- The Washington Times - Friday, March 9, 2018

A Christian group that had its 75-year history threatened by Wayne State University officials can rest easy — for now.

A lawsuit filed in federal court coupled with national media exposure appears to have ended a brewing battle between InterVarsity Christian Fellowship organization and Wayne State University. The group’s Michigan chapter, which was decertified in 2017 because it required student leaders to subscribe to its core principles, was reinstated on Thursday.

School officials had originally claimed that InterVarsity’s leadership criteria ran afoul of nondiscrimination policies.

“It’s about time that Wayne State let InterVarsity come in from the cold,” said Lori Windham, an attorney representing InterVarsity, The Detroit Free Press reported Thursday. “Christian student groups should be able to have Christian leaders. Now Wayne State needs to make this permanent and ensure this unfair treatment will never happen again.”

InterVarsity filed its lawsuit on Tuesday, which charged the Michigan institution with arbitrarily following regulations as a means of derailing its status.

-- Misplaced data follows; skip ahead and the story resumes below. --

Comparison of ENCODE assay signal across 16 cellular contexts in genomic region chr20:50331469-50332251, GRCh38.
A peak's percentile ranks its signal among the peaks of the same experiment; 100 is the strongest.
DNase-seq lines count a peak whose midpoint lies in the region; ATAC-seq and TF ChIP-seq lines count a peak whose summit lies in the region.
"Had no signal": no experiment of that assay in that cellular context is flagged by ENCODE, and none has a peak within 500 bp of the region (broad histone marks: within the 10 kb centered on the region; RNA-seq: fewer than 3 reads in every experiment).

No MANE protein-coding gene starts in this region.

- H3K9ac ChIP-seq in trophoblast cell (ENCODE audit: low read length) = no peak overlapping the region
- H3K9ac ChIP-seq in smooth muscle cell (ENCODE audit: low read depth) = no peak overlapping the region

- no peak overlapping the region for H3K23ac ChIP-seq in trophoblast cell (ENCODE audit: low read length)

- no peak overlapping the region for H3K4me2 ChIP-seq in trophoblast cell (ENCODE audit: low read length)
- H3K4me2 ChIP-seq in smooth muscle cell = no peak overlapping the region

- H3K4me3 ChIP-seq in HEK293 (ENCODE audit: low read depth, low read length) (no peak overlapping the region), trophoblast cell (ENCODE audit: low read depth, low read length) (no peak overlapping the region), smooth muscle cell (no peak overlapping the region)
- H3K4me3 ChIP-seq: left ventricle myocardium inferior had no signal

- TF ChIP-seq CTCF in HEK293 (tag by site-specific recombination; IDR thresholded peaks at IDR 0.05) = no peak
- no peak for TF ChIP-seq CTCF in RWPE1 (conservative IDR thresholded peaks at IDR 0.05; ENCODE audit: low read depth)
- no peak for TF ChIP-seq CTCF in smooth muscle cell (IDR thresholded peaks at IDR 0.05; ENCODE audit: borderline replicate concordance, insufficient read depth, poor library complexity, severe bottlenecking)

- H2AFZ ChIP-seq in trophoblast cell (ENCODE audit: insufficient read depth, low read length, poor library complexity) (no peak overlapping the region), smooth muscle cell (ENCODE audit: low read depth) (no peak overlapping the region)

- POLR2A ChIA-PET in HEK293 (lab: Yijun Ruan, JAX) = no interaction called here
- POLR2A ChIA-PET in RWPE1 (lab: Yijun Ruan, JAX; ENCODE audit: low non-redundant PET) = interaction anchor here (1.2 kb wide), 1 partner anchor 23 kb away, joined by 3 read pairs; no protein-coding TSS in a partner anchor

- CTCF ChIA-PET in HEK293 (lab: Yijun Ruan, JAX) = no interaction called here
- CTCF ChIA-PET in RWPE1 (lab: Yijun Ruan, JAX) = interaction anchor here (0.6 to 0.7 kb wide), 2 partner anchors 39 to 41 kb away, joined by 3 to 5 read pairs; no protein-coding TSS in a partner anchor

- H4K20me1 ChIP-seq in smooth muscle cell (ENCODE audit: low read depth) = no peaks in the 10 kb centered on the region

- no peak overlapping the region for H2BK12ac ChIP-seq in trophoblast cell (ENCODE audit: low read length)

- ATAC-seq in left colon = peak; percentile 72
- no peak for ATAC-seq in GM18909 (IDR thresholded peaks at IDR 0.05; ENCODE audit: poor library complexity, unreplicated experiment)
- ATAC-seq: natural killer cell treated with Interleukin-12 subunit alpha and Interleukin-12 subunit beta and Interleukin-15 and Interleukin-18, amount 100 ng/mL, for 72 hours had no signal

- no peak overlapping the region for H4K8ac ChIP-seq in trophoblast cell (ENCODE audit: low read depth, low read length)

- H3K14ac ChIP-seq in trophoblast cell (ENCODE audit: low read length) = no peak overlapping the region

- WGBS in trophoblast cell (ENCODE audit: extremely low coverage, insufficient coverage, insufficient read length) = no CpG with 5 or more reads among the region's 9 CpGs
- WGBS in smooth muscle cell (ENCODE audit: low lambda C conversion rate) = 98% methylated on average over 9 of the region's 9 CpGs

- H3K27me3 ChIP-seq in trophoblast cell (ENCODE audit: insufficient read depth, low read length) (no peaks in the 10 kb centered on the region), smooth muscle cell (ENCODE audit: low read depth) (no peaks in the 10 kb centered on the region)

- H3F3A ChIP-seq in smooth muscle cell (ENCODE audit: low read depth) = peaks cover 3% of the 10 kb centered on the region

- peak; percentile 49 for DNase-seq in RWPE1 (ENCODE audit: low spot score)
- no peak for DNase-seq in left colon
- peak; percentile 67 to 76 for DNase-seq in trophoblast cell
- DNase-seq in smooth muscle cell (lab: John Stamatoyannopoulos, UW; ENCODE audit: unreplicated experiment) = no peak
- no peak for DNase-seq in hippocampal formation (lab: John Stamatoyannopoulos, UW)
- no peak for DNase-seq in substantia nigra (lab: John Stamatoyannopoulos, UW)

The 2017 decertification forced the group to pay a $100 rental fee for each campus meeting and deal with other bureaucratic hurdles.

SEE ALSO: Wayne State U. faces lawsuit after discrimination ruling boots longtime Christian group

“After a review of the situation and communicating with the InterVarsity Christian Fellowship organization, Wayne State has decided to recertify the group as an official student organization,” Wayne State spokesperson Matt Lockwood told Fox News on Friday. “The InterVarsity student group is committed to welcoming and including all students, and the university will not intervene in the group’s leadership selection.”

• Douglas Ernst can be reached at dernst@washingtontimes.com.

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